But Port Moody-Coquitlam, of the 3 re-counts, could result in a new MP.
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Antonio V
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« Reply #2070 on: October 30, 2019, 01:59:13 pm »

Ipsos conducted an exit poll which included a question about how you would vote under straight PR. Actual poll results only added up to 95%, so I pro-rated the extra 5% by vote share. Seat change is vs actual FPTP results.

Tory: 31.6%, 107 seats (-14)
Liberal: 27.4%, 93 seats (-64)
NDP: 21.0%, 71 seats (+47)
Green: 8.4%, 28 seats (+25)
Bloc: 7.4%, 25 seats (-7)
People's: 4.2%, 14 seats (+14)

Tl;dr: PPC enters parliament (or narrowly misses out if we have a 5% threshhold), Liberals would have tremendous difficulty forming government on their own, and would need the support of the NDP + Bloc and/or Greens to pass anything. We probably see a coalition or at the very least a more formal arrangement with the NDP.

Unsurprisingly this confirms that the Singh Surge was undercut by f**king tactical voting.
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DistingFlyer
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« Reply #2071 on: October 30, 2019, 02:03:56 pm »

Ipsos conducted an exit poll which included a question about how you would vote under straight PR. Actual poll results only added up to 95%, so I pro-rated the extra 5% by vote share. Seat change is vs actual FPTP results.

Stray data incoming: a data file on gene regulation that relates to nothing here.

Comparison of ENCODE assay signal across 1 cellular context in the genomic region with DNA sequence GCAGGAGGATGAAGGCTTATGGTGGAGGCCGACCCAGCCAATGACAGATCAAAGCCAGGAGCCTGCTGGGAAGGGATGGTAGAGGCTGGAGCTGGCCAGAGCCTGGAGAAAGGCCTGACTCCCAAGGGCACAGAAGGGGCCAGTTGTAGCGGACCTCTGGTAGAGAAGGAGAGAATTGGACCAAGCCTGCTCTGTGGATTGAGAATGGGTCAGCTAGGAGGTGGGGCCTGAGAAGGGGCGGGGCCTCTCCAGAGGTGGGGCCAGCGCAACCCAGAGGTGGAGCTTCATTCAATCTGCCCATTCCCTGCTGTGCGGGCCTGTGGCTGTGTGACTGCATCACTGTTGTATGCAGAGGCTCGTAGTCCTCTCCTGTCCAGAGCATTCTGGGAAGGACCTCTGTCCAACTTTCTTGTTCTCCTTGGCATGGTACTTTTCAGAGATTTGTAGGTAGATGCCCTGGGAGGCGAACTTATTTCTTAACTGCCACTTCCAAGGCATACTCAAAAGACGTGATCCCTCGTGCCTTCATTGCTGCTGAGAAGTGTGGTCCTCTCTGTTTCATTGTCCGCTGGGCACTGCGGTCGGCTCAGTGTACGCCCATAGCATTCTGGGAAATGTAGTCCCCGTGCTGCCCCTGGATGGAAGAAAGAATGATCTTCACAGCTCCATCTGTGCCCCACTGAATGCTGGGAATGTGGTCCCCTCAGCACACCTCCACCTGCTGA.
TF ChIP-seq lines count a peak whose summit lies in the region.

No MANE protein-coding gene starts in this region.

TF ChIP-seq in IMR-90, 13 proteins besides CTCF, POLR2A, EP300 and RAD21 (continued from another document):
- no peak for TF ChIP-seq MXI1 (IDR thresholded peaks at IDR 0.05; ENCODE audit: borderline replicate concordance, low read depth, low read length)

Tory: 31.6%, 107 seats (-14)
Liberal: 27.4%, 93 seats (-64)
NDP: 21.0%, 71 seats (+47)
Green: 8.4%, 28 seats (+25)
Bloc: 7.4%, 25 seats (-7)
People's: 4.2%, 14 seats (+14)

Tl;dr: PPC enters parliament (or narrowly misses out if we have a 5% threshhold), Liberals would have tremendous difficulty forming government on their own, and would need the support of the NDP + Bloc and/or Greens to pass anything. We probably see a coalition or at the very least a more formal arrangement with the NDP.

Unsurprisingly this confirms that the Singh Surge was undercut by f**king tactical voting.

Tory & PPC figures here add up almost exactly to their actual combined share of the vote; Liberal & NDP total figures are pretty close too; Bloc is pretty much the same; Greens about 2% different. Obviously there's a margin of error in any poll, so these figures matching so closely is a bit of a surprise.